Chris Haddock's creative ideas and writing are a key element of the show but it's the acting chemistry between Klea Scott and Ian Tracey that makes "Intelligence" such a remarkable show. In many ways Scott's Mary Spalding character and Tracey's Jimmy Reardon characters are mirrored images of each other. Both characters are highly intelligent and overly ambitious fixers who know how to use power to get other people to do their bidding. In another life Mary and Jimmy could have been soul mates.
Paradoxically, neither Spalding nor Reardon have great deal of respect for the formal line of demarcation that separates the law enforcement agent from the common criminal. Mary Spalding is pragmatic enough to tolerate the success of an upper-tier cannabis dealer like Reardon because she has bigger fish to fry in the world of organized crime. Why not win the confidence of Reardon?
Spalding's logic is built on the assumption that the survival Reardon's criminal enterprise is equally threatened by the same forces of evil who would do murder and mayhem to innocent members of society at large. In a sense, Reardon is an ethical criminal because he doesn't intentionally prey on the innocent or destroy the fabric of the prevailing social order to make his living. Even so, sh*t happens and innocent civilians get damaged as a result of Reardon's chosen vocation as a career criminal. The same charges could be leveled against any C.E.O. of a Fortune 500 company.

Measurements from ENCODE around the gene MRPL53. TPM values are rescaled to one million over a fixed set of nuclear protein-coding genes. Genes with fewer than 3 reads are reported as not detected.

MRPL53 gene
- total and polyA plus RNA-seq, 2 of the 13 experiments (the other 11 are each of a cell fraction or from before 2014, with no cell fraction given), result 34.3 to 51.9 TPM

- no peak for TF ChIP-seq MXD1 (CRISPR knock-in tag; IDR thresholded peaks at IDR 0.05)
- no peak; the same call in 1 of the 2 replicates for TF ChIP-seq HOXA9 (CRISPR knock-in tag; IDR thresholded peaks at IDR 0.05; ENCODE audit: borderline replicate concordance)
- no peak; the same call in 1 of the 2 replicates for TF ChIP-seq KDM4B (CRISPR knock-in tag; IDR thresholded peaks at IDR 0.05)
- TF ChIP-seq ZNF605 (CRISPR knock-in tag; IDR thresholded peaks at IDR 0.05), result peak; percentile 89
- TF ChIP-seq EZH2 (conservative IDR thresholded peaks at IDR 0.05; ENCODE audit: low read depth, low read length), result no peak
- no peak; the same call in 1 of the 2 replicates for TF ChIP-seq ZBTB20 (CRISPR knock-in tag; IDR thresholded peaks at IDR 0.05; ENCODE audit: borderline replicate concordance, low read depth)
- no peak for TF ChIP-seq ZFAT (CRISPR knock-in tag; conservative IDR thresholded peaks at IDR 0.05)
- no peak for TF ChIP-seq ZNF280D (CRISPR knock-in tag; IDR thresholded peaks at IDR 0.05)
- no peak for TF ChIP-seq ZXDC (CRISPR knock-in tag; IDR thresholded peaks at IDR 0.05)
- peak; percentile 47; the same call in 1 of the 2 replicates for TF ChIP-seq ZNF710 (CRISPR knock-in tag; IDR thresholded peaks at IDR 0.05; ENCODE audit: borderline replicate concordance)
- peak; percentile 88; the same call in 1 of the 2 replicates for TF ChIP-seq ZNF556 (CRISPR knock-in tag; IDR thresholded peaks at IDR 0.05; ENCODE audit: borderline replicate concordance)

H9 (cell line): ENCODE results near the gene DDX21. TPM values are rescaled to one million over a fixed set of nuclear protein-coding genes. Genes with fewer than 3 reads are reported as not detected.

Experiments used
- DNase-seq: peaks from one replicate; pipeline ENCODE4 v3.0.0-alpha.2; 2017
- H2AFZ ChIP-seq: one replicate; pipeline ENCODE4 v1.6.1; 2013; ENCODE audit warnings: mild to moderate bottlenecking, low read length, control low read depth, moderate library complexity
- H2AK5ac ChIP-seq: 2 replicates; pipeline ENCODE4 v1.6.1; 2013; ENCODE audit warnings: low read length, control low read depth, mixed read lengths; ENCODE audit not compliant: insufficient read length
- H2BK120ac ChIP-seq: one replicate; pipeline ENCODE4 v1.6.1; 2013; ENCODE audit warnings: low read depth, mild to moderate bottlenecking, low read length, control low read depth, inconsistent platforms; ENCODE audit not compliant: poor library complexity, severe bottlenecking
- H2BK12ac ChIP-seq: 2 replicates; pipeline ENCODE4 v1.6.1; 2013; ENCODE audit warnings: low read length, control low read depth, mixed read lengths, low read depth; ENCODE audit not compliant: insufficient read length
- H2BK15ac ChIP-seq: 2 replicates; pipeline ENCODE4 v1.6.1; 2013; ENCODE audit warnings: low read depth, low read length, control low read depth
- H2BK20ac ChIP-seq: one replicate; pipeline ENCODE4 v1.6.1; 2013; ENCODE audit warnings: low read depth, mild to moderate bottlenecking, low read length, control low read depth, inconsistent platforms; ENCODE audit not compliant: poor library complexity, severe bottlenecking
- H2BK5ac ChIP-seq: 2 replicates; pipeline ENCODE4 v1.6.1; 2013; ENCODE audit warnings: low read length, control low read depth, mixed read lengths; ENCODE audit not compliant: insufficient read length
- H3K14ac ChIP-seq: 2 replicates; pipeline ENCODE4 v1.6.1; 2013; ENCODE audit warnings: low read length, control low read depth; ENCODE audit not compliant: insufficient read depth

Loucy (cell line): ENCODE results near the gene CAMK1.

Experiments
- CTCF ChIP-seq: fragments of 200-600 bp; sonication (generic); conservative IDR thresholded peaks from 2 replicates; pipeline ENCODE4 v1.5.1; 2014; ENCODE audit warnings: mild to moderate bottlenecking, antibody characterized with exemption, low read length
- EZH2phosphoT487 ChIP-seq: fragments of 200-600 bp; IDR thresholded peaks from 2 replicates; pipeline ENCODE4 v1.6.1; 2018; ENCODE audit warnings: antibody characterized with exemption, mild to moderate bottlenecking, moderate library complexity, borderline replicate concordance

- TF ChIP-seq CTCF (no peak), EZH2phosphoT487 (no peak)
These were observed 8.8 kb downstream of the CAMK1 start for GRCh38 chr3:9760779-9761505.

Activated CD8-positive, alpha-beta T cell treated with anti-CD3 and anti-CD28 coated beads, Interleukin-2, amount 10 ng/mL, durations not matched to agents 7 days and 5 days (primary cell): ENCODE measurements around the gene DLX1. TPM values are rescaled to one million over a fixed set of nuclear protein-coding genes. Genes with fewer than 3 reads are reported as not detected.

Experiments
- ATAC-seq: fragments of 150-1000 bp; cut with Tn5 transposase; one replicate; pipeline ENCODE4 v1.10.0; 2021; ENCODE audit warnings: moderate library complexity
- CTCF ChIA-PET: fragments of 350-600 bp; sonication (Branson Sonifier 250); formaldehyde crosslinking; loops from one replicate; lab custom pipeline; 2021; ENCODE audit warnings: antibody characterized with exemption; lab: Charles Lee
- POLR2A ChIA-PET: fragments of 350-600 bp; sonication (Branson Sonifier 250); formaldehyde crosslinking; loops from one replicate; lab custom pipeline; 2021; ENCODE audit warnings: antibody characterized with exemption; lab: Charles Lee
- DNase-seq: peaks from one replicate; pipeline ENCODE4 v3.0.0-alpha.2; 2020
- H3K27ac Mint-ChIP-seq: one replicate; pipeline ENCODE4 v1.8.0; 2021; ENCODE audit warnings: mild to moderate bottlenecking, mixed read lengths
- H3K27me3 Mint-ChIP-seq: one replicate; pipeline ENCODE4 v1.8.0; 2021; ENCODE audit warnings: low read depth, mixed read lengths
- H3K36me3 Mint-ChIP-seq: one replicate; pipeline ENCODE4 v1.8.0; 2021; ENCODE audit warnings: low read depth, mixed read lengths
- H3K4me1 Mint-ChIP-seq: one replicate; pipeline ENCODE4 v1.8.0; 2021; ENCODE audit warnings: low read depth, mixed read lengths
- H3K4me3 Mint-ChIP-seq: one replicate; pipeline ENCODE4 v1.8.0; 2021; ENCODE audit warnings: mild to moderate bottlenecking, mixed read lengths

It's this highly unorthodox pact of non-aggression formed between cop and criminal on the basis of mutual self interest, the makes "Intelligence" such a fascinating show to watch. At times it's hard to tell who's the hunter and who's the game. Both players are willing sacrifice the niceties of ethical behavior to their own ferocious ambition. Spalding and Reardon form the same kind of unholy alliance used by nearly all upwardly mobile and ambitious people in everyday life to defeat their ruthless competitors who seek to replace them on the throne, be it in organized crime, law enforcement, or the more mundane world of business. Sleeping with the enemy is an highly effective career strategy for those who can survive the hazards of doing so.
The most intriguing aspect of "Intelligence" is the dance of seduction between Mary Spalding & Jimmy Reardon. It's the story of a scary smart female operative who attempts to win the confidence of the perhaps an even smarter male informant by ritualized and sometime unintentional trade of high value intelligence information. Both characters are inside traders who traffic in the world's most valuable currency: information. Ultimately the most intelligent player who builds the most effective intelligence network will win the game. Everyone else is a pawn in this game. It was a wondrous and harrowing ride through the two seasons of "Intelligence" and I was sad on the day I finally viewed the last episode of the final season. I knew I wouldn't be a crime drama as good as "Intelligence" on any television network for a long long time.